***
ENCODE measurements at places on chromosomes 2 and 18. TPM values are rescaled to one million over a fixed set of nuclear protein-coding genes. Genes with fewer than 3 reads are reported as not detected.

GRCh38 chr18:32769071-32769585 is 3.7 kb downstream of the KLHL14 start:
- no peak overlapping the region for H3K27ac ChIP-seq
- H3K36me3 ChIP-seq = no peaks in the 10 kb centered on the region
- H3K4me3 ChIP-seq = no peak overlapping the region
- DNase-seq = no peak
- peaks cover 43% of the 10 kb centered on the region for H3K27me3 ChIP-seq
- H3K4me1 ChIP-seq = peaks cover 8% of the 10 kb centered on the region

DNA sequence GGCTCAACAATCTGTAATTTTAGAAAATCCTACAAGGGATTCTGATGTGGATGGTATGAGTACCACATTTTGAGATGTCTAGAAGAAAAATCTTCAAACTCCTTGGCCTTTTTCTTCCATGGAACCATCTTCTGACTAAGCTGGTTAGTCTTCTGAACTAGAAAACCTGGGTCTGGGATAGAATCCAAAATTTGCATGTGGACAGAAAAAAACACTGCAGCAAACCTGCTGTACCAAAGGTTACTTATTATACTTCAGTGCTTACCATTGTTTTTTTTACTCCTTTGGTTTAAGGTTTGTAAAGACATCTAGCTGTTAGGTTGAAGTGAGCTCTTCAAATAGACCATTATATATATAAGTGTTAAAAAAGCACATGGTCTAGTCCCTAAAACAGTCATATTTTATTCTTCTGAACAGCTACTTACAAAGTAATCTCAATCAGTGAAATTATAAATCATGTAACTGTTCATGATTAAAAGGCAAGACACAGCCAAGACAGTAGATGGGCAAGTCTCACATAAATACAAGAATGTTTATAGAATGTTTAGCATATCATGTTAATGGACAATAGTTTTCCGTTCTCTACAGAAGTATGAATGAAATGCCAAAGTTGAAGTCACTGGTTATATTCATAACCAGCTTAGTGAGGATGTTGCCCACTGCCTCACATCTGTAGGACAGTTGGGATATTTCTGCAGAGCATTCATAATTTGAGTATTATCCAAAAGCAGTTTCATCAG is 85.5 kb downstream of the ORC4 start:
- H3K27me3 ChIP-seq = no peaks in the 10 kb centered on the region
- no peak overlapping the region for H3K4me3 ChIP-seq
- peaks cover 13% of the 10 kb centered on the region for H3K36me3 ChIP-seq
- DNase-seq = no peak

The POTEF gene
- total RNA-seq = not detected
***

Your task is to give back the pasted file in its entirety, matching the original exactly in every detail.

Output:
ENCODE measurements at places on chromosomes 2 and 18. TPM values are rescaled to one million over a fixed set of nuclear protein-coding genes. Genes with fewer than 3 reads are reported as not detected.

GRCh38 chr18:32769071-32769585 is 3.7 kb downstream of the KLHL14 start:
- no peak overlapping the region for H3K27ac ChIP-seq
- H3K36me3 ChIP-seq = no peaks in the 10 kb centered on the region
- H3K4me3 ChIP-seq = no peak overlapping the region
- DNase-seq = no peak
- peaks cover 43% of the 10 kb centered on the region for H3K27me3 ChIP-seq
- H3K4me1 ChIP-seq = peaks cover 8% of the 10 kb centered on the region

DNA sequence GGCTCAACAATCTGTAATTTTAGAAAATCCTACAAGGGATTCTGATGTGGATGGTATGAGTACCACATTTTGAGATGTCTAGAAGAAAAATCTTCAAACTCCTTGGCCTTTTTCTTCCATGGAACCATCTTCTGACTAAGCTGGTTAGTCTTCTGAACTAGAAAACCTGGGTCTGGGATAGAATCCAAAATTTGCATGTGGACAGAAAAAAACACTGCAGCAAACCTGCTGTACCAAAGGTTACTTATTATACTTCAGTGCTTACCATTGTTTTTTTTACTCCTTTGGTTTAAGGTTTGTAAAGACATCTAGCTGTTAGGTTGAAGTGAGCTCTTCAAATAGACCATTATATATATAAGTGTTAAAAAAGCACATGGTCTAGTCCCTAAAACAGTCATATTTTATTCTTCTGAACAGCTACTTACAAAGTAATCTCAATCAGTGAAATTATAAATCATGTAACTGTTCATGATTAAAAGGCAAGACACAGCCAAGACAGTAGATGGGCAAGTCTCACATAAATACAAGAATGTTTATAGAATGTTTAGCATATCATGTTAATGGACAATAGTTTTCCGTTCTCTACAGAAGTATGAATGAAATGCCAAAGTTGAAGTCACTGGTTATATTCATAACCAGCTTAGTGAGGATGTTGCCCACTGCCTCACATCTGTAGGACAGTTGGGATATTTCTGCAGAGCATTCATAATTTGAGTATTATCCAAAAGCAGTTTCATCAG is 85.5 kb downstream of the ORC4 start:
- H3K27me3 ChIP-seq = no peaks in the 10 kb centered on the region
- no peak overlapping the region for H3K4me3 ChIP-seq
- peaks cover 13% of the 10 kb centered on the region for H3K36me3 ChIP-seq
- DNase-seq = no peak

The POTEF gene
- total RNA-seq = not detected